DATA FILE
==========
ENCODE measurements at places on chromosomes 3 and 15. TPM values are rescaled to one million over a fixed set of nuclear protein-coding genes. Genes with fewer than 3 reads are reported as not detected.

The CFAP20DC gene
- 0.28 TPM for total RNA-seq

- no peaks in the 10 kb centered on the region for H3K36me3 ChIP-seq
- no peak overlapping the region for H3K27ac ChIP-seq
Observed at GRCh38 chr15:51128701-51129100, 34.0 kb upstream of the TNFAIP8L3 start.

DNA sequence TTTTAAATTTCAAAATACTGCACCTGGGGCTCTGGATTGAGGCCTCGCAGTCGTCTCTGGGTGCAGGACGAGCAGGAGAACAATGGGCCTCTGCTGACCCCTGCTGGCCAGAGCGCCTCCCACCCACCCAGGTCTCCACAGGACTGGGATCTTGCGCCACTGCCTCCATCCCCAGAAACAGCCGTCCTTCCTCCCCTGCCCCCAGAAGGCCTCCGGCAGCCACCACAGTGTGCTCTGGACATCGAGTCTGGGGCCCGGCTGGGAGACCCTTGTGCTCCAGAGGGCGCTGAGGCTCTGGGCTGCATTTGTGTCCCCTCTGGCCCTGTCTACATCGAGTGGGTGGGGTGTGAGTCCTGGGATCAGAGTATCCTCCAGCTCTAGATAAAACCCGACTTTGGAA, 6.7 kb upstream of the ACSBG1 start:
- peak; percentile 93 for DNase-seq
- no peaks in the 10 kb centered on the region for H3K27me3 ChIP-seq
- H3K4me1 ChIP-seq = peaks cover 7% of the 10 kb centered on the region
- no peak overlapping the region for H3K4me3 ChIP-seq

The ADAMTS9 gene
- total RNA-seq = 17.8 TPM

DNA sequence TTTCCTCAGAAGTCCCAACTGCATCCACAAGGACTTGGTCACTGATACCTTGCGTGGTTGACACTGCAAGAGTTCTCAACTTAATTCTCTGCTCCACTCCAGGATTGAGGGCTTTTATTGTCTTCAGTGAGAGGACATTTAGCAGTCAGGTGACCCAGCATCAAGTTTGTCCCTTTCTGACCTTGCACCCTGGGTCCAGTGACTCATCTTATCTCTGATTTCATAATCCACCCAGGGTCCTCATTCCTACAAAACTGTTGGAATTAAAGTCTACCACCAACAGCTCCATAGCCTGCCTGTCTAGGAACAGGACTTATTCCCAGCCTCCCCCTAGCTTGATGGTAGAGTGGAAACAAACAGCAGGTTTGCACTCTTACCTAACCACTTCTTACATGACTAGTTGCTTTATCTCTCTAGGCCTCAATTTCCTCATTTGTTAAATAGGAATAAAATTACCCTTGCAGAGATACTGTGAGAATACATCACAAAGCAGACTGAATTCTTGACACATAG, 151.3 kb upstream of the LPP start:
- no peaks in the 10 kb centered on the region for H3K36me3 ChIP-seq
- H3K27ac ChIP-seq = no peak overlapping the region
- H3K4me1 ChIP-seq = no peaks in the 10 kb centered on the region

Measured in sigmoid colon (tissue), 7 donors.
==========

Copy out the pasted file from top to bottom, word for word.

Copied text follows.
ENCODE measurements at places on chromosomes 3 and 15. TPM values are rescaled to one million over a fixed set of nuclear protein-coding genes. Genes with fewer than 3 reads are reported as not detected.

The CFAP20DC gene
- 0.28 TPM for total RNA-seq

- no peaks in the 10 kb centered on the region for H3K36me3 ChIP-seq
- no peak overlapping the region for H3K27ac ChIP-seq
Observed at GRCh38 chr15:51128701-51129100, 34.0 kb upstream of the TNFAIP8L3 start.

DNA sequence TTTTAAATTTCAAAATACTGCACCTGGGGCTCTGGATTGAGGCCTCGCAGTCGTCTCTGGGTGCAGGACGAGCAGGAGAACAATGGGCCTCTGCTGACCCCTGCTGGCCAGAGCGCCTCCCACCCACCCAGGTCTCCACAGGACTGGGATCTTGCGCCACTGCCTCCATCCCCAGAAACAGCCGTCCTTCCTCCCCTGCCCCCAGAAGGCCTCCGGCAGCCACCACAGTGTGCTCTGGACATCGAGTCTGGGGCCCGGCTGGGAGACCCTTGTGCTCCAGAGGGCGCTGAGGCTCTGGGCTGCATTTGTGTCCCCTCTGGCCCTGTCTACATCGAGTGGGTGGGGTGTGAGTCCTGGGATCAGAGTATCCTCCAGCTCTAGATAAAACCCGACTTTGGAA, 6.7 kb upstream of the ACSBG1 start:
- peak; percentile 93 for DNase-seq
- no peaks in the 10 kb centered on the region for H3K27me3 ChIP-seq
- H3K4me1 ChIP-seq = peaks cover 7% of the 10 kb centered on the region
- no peak overlapping the region for H3K4me3 ChIP-seq

The ADAMTS9 gene
- total RNA-seq = 17.8 TPM

DNA sequence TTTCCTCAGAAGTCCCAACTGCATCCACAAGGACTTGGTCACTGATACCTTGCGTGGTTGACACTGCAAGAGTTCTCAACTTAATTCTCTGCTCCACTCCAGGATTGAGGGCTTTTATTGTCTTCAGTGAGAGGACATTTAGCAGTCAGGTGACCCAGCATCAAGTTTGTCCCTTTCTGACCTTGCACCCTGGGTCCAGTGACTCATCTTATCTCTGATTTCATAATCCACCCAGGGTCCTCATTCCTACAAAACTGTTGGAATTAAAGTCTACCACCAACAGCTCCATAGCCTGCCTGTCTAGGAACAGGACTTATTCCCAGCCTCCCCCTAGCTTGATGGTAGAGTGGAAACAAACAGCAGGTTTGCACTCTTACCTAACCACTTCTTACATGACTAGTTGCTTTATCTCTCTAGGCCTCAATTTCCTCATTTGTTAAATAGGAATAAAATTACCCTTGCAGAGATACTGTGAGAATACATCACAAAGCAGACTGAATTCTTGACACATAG, 151.3 kb upstream of the LPP start:
- no peaks in the 10 kb centered on the region for H3K36me3 ChIP-seq
- H3K27ac ChIP-seq = no peak overlapping the region
- H3K4me1 ChIP-seq = no peaks in the 10 kb centered on the region

Measured in sigmoid colon (tissue), 7 donors.